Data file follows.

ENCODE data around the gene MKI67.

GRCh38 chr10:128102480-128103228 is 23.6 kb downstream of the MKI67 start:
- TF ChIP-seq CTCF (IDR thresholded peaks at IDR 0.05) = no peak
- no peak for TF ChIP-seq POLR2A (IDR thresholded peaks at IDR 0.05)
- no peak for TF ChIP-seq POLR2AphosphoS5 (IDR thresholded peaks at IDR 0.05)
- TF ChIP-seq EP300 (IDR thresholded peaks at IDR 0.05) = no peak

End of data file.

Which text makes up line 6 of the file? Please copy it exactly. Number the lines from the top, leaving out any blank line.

- TF ChIP-seq EP300 (IDR thresholded peaks at IDR 0.05) = no peak